Because of her full-time position,  Pennie didn’t face financial struggles, but she struggled in other ways. Pennie went into a state of depression from working full-time and supporting the business during the pandemic. It was overwhelming, she said. 

“I just invested all of my money into this because I didn’t have loans and grants. I’m funding this by working a full-time job,” she said. “So, I’m trying to juggle all this and being a mom, being a business owner, being an employee with someone else. 

“It was just like, Damn!” she said. “I kind of went into a kind of depressed state.” 

John Pinnington, the owner of AA Printing Services, went through his struggles once non-essential businesses were required to close; printing was not considered essential. 

“There was no business coming in, but the landlord still required you to pay rent, the machine rental companies still required you, everybody required you to keep paying, but you weren’t getting nothing coming in,” said Pinnington.

Pinnington was one of the few Black business owners who were able to secure a PPP and an Economic Injury Disaster Loan. He was able to keep up on his payments, and the governmental aid allowed Pinnington to pay his six employees until they were able to return to the store. 

“I didn’t let them go because I had the PPP,” he said. “So, even when they weren’t here working and I would be working in the shop on my own, I would still write them a check at the end of the week to make sure they’re taken care of.”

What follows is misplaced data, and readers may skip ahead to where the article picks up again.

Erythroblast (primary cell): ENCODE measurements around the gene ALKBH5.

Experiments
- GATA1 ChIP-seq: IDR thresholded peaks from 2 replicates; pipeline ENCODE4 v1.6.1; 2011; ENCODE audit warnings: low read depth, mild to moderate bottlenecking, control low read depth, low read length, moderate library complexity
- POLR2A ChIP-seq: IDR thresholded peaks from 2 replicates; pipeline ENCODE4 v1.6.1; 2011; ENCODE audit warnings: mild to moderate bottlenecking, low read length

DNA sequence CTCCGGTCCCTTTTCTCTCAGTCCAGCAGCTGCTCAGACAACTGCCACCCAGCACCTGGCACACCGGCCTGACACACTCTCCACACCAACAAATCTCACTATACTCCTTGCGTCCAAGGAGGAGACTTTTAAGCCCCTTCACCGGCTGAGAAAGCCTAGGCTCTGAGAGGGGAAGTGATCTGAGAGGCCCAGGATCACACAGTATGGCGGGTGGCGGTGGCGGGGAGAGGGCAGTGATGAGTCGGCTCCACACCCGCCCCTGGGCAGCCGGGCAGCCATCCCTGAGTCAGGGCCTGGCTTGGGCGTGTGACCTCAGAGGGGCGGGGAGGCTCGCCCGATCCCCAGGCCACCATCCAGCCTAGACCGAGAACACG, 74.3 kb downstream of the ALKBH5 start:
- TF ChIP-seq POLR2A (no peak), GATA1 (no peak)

The three businesses are back to normal now, but now they are facing a new challenge: inflation and the prospect of recession. 

Pinnington created his business right after the 2010 recession, so he believes he is prepared to deal with another one.

“Some people are saying we’re in a recession already,” Pinnington said. “And this is a time now that I am using this moment either to make sure I have loans or lines of credit lined up for my companies because with a line of credit…it’s a safety net. 

“So right now, if things were to slow down or we hit a recession, then I’d have to survive on that until the company comes back because this company will not stop.”

Pinnington is also working on securing permanent deals with high-class clients to ensure that he will always have business in case orders from average customers dry up during a recession.

Beltran is dreading a possible recession. She has already reluctantly raised her prices due to inflation. She had no choice, she said. 

Pennie is holding firm to keep her prices the same, despite rising costs. The V-Spa owner fears that increasing her prices will drive customers away. 

Beltran and Pennie don’t think there will be another lockdown, but if there is, they don’t expect to survive.

“If there was another pandemic, I would for sure close up,” Beltran said. “If it came down to the case where we had to come out of pocket like we did before, shutting down would be very necessary.” 

These business owners are advising other Black business owners to be prepared for another shock. It’s important, they say, for Black-owned businesses to be prepared for any challenge. 

“Prepare yourself,” Pennie said. “Prepare for this recession. I made it through the pandemic and I’m already putting it out there. We’re going to make it through this inflation.”